The same went for the properties by Jo Anne Hull. More is never enough in You Can't Take It With You and it was difficult to discover these people's amazing eccentricities by what was in the room. Stacks of books, wild paintings, huge masks, and gargantuan fireworks would have better suited this larger than life group.

Speaking of fireworks, I understood the decision to not have sonic boom explosions so the use of colored lights flashing on the audience and firework gobos on the proscenium walls was a clever substitution by Lighting Designer Sam Nance. There was one distraction, however, in a pink filter at the living room entrance that made the actor's costumes odd shades. One man's suit seemed, at his entrance, to be lavender, then switched to gray as he moved into the room!

Karen Burks' costumes also went the way of the director's vision and were All-American and straight-laced with the exception of the actress. I did enjoy the Harold Lloyd look-alike IRS agent, Henderson, with pale face, round black glasses and straw boater hat. Burk did not allow the characters to express themselves in their clothing. There was no freedom in their fabrics and colors. Their hairstyles were neat and tidy and showed zero individualism.

The Sunday matinee audience was obviously enjoying the songs of that period, sung by Fred Astaire, Jimmy Durante and others and chosen by Sound Designer Jeff Mizener. His lower decibel firework explosions were still effective and I wish I had a doorbell as upscale as the Westminster chime he used.

The eighteen actors in You Can't Take It With You were all easily capable of taking their characters to that higher lever and become memorable instead of mildly amusing as directed. Schmidt harnessed his ensemble and relied only on the script to bring in the laughs. The pace was incredibly slow ? this is a family with ADD who jump from one creative idea to another, but in this production were mild-mannered and polite. Head of the house, Martin Vanderhof (Robert Banks) was more Grandpa Walton when he should have been like the king's fool ? crazy on the outside but also the wisest man in the kingdom. On the other hand, conservative Alice Sycamore (Ashlie Kirkpatrick) and her fianc? Tony Kirby (Charles Maxham) were more excitable and jumpy than the other Sycamores.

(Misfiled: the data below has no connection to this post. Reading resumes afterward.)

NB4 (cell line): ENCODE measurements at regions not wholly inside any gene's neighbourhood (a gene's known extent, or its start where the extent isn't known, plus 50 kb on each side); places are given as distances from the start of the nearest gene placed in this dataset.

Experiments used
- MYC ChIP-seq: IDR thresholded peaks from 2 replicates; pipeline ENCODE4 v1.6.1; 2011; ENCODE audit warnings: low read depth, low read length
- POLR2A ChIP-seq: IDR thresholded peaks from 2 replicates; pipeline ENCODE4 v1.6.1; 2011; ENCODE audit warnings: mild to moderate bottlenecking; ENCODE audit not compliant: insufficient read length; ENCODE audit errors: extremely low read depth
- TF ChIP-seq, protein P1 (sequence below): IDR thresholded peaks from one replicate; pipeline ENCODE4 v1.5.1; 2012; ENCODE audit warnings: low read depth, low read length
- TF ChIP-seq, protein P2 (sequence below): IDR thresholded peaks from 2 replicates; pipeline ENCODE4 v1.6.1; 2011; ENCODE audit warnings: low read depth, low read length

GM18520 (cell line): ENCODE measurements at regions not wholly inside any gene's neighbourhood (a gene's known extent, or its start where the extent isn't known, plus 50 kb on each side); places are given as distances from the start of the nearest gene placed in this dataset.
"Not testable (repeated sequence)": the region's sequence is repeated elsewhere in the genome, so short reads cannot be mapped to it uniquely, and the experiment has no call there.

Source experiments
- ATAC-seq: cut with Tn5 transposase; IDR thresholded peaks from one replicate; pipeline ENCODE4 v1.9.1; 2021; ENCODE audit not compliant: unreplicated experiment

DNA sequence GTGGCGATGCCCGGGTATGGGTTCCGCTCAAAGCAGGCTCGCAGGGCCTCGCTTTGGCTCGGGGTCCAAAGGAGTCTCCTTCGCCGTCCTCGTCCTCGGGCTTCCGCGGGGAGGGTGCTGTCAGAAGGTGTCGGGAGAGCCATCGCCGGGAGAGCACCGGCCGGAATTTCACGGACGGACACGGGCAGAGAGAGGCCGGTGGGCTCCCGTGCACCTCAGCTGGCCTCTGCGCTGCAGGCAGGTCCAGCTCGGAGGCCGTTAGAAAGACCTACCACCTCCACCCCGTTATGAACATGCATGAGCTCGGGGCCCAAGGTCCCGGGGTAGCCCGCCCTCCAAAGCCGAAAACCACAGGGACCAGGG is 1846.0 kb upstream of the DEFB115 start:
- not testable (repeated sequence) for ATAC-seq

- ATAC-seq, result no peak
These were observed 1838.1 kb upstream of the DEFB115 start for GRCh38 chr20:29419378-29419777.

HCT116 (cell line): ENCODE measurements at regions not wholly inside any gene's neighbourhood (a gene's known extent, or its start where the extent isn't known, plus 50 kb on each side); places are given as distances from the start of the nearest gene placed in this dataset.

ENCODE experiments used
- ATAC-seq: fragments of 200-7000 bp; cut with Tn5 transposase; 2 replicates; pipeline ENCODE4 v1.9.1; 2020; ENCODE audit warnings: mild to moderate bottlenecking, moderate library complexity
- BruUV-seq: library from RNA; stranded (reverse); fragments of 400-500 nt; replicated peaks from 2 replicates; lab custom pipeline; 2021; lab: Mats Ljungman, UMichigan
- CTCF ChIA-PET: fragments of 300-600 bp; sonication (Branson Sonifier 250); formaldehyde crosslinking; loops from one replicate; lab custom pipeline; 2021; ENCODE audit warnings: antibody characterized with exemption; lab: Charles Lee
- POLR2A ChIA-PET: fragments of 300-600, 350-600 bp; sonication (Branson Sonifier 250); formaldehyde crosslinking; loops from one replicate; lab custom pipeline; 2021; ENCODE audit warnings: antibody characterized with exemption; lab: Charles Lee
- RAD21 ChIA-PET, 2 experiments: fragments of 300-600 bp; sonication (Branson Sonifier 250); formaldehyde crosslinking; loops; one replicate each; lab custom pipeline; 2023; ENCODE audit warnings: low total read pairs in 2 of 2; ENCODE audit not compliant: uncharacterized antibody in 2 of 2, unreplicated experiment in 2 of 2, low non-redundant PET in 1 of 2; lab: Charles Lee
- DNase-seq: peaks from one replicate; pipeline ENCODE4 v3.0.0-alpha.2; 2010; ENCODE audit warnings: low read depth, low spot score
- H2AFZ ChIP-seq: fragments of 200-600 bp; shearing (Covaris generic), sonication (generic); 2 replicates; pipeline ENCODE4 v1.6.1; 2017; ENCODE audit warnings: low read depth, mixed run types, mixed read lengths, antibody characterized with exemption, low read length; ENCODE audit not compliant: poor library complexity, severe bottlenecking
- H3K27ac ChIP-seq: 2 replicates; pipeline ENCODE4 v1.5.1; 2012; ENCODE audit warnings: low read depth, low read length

Along with Mrs. & Mr. Kirby (Debbie Hurley & Neil Rogers), they were written to be polar opposites of the Sycamores. The point was this family did not see itself as odd or different. Kaufman and Hart wrote them as the breath of fresh air for a world becoming ever more hollow and stale, and when the two families met and a situation went terribly wrong, the Kirbys were to become the Sycamores' reality check. We never saw the light bulb go off for either family.

Some characters with fewer scenes stood out more than the main characters. Housekeeper Rheba (Neeley Jonea) and her husband Donald (J.R. Bradford) kept their energy and pace lively. I did cringe a bit at the Porgy and Bess reference and Donald's remark that it "messed up his week" to have to stand in the welfare line for 30 minutes but this was 1936 after all and reminded me we still have a long way to go. Mr. De Pinna, the iceman who came and stayed ten years ago, was delightfully played by Clayton Cunningham. He had that magic, that love for life, that spark which should have enveloped all the rest. Scott Nixon was the colorful, boisterous Russian dance teacher/anarchist, Boris Kolenkhox, with a flamboyant style that, again, was missing from the family.

ICT, however, knew its subscribers and their likes and, from the applause and ovations, it was apparent the audience enjoyed themselves thoroughly. After all, that is why we go to the theatre ? sometimes to simply be entertained. Since you really can't take it with you, you might as well, as the song goes, "live" (by going to ICT Mainstage), "love" (you will still love this production) "and laugh at it all" (there are plenty of laughs to be found). You Can't Take It With You is a timeless comedy gem with some lessons on the joys of life we all need to be reminded of these days.

You Can't Take It With You
ICT Mainstage, Dupree Theater, Irving Arts Center
3333 N. MacArthur Blvd., Irving, TX 75062

Plays through June 11th

Fridays and Saturdays at 8:00 pm, Sunday at 2:30 pm and Thursday the 9th at 8:00pm.

Tickets are $17-$20 with $2 discount for seniors and students.